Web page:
As the national network of Cyber Resilience Centres continues to expand, we’re bringing you a series of interviews with some of the Policing teams heading up each Centre to get their take on the challenges facing each region. In today’s blog, we talk to Alison Hurst, Director at the West Midlands Cyber Resilience Centre (WMCRC) about her passion for helping small businesses and the challenges of moving to online working:
Tell us a little bit about yourself and how you came to your role at WMCRC:
I am Alison Hurst, and I am the Director of the WMCRC but also a Detective Superintendent working within the West Midlands Regional Organised Crime Unit. I am married with two children and reside in the West Midlands area where I have lived all my life.
I have been in policing for over 25 years and have thoroughly enjoyed working across a number of policing areas and portfolios throughout this time. I have spent the last six years as an investigator and more recently as the senior lead working with strategic partners from across the West Midlands to help keep the most vulnerable victims safe.
I was particularly attracted to the role of Director of the West Midlands Cyber Resilience Centre as it presented a fantastic opportunity to build on previous experience by working together with partners from across many sectors – including the public, private, academic and voluntary sectors – to help protect businesses of all sizes from the threat of cybercrime. I feel it is also a unique and exciting opportunity for policing in general.
What are some of your ambitions for the Centre?
I am really excited to be leading such an innovative partnership in the fight against cybercrime. The increase in remote working has seen an increase in cyber attacks on businesses, which has further demonstrated the need for this partnership between policing, private sector and academia.
The threat is very real and can render a business inoperable as well as causing them significant financial and reputational damage. There is a huge amount of expertise and guidance in existence surrounding cyber security, but many smaller businesses can’t afford to access cyber security consultancy or services and are not aware that this guidance and support exists.
In my role as Director of the WMCRC, I am extremely passionate about reaching out and working with those small businesses who do not know that they need our help. The West Midlands’ vast region encompasses the UK’s second largest city, but also spans many rural geographical areas.
Farming and agricultural businesses might not be the first area you think of when it comes to a cyber attack, but the food network is a critical and complex network that utilises a diverse range of digital technologies. We know that securing farms poses some unique challenges, but as the majority of farms are family owned or run as small or micro businesses, we know we need to work with these businesses to help them become more cyber resilient.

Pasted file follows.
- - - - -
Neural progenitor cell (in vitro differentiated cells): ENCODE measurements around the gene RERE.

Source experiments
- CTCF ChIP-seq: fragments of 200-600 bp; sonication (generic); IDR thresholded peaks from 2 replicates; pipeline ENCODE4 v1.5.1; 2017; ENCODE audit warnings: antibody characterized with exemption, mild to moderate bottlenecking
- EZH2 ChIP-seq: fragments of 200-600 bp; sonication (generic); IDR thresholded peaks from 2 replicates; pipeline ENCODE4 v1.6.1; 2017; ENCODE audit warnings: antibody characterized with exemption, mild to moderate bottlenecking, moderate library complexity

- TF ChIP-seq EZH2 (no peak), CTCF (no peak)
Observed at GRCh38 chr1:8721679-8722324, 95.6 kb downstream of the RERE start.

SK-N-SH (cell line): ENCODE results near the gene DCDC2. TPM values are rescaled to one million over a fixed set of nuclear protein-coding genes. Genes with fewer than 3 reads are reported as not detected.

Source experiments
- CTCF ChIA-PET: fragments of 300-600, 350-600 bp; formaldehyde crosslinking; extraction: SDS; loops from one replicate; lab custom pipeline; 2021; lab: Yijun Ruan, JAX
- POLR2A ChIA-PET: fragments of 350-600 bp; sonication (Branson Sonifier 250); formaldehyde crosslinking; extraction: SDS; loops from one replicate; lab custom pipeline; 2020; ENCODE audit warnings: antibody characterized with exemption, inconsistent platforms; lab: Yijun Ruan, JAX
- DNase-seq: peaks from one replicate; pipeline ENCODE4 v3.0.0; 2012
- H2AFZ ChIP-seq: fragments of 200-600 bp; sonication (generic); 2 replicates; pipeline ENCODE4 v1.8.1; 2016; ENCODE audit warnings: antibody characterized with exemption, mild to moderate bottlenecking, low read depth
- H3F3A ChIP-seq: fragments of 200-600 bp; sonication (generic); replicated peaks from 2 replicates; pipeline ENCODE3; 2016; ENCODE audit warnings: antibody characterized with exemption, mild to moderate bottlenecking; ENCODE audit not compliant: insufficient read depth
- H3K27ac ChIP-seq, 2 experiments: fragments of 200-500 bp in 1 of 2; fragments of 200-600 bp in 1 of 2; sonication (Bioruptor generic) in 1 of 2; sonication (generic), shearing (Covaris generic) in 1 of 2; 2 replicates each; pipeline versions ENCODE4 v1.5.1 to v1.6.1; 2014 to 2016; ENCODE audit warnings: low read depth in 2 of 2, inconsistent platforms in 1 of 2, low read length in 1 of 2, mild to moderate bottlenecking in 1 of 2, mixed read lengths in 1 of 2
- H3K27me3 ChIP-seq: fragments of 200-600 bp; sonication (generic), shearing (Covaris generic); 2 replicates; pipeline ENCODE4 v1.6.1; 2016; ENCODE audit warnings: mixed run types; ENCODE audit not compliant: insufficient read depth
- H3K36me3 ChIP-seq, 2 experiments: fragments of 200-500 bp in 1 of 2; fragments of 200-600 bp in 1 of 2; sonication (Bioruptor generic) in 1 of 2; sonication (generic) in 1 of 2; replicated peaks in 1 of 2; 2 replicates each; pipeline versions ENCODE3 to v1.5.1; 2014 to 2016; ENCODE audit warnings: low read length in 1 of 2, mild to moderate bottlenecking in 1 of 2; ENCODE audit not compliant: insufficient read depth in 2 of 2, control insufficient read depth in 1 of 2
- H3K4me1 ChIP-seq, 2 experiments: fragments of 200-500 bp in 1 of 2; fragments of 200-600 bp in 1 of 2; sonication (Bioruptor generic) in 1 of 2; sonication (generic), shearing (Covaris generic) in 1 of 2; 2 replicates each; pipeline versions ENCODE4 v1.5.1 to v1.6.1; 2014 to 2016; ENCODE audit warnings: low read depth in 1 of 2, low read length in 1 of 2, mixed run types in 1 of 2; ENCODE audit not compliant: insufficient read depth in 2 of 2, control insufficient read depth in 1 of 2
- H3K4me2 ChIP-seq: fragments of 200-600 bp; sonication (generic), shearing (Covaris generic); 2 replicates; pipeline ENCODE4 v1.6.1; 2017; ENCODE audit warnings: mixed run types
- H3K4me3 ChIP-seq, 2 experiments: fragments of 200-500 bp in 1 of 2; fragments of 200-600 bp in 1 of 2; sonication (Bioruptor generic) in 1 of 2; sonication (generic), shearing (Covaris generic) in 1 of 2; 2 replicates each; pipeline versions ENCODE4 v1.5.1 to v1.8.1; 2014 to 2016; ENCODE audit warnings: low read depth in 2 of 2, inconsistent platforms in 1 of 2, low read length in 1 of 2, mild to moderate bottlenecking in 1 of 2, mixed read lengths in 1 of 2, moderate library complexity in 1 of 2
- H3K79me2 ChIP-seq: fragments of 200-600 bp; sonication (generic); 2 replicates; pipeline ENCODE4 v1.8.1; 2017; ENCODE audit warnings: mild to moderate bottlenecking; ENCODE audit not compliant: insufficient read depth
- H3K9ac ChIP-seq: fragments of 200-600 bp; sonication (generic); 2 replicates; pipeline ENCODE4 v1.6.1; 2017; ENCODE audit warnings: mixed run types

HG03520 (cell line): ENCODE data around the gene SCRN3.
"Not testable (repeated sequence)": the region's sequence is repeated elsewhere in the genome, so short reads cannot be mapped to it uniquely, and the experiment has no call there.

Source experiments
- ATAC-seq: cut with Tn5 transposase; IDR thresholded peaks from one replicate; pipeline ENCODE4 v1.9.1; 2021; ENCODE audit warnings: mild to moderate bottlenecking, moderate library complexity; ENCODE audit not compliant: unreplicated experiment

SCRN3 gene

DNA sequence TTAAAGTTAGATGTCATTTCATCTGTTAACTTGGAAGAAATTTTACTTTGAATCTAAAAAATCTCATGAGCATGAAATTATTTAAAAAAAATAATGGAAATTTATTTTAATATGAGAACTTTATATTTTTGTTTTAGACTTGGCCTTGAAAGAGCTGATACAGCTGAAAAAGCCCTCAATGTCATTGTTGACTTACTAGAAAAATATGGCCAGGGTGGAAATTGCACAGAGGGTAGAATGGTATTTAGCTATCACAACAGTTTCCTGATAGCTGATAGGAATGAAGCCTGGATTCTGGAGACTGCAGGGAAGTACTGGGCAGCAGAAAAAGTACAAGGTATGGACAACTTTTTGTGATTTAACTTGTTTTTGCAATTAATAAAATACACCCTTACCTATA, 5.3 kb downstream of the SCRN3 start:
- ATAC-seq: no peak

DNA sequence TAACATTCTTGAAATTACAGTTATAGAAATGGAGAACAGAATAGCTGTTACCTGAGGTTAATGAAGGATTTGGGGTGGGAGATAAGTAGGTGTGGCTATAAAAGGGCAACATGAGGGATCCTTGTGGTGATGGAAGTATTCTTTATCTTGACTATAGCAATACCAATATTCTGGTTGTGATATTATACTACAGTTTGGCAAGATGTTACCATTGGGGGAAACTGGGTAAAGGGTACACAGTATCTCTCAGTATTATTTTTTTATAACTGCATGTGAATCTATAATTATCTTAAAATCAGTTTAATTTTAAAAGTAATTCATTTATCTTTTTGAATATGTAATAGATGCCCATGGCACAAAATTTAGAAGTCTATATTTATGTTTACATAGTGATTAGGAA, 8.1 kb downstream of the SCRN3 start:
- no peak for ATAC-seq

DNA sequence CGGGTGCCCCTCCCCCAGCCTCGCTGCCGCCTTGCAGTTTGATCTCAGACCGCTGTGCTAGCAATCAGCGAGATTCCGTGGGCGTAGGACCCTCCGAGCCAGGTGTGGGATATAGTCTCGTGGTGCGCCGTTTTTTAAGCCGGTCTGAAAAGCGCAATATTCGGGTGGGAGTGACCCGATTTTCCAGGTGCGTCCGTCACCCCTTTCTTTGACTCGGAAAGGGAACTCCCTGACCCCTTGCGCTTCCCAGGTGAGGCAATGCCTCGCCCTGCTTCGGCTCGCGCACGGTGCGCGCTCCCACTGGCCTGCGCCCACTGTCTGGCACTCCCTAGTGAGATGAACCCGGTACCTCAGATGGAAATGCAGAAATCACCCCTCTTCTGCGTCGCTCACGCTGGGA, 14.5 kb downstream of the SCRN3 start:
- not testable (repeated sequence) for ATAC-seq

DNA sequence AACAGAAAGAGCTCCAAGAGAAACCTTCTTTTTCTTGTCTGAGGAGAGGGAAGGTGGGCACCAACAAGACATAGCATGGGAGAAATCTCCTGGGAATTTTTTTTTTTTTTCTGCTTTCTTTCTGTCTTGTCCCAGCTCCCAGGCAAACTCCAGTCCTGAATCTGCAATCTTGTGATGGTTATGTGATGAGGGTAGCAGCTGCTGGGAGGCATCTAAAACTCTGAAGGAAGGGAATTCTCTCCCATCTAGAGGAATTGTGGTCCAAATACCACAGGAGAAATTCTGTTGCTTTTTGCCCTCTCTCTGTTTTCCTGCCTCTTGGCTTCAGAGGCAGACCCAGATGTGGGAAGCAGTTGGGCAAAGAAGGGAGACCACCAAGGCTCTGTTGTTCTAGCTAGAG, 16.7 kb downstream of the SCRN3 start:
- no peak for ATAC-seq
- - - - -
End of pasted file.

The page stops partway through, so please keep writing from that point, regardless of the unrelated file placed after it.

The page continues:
In your opinion, what are the most important aspects for SMEs to adopt in the fight against cybercrime?
Sometimes, it’s the smallest actions that can have the biggest effect and this is no different when it comes to getting the basics right in cyber security. There are many small steps businesses can take to help protect themselves from the most common cyber threats, including:
Keeping systems and software up to date
Making your passwords as secure as possible
Ensuring you back up information and data
Regularly training your employees so they are clued up on how to be cyber secure and are able to spot suspicious activity
Striving to achieve Cyber Essentials certification – this is a great, low cost and flat fee solution to allow you to ascertain your current level of cyber security
What's been the biggest challenge for the Centre over the last year?
Zoom Meetings and Microsoft Teams calls, whether it’s a connectivity issue or noting how many times you say you’re on mute during a meeting! As a Police Officer, I am very used to having face to face conversations and engaging on a regular basis with partners, stakeholders, and local communities, so moving that to an online world has been an odd experience.
However, we have launched our Centre during the global pandemic. Since July, we have quickly adapted to the online calls and meetings to bring onboard a hugely skilled and experienced group of Board Members and Advisory Group Members, who are passionate about helping businesses of all sizes increase their cyber resilience, which is something I’m incredibly proud of.
You can find out more about the West Midlands Cyber Resilience Centre here.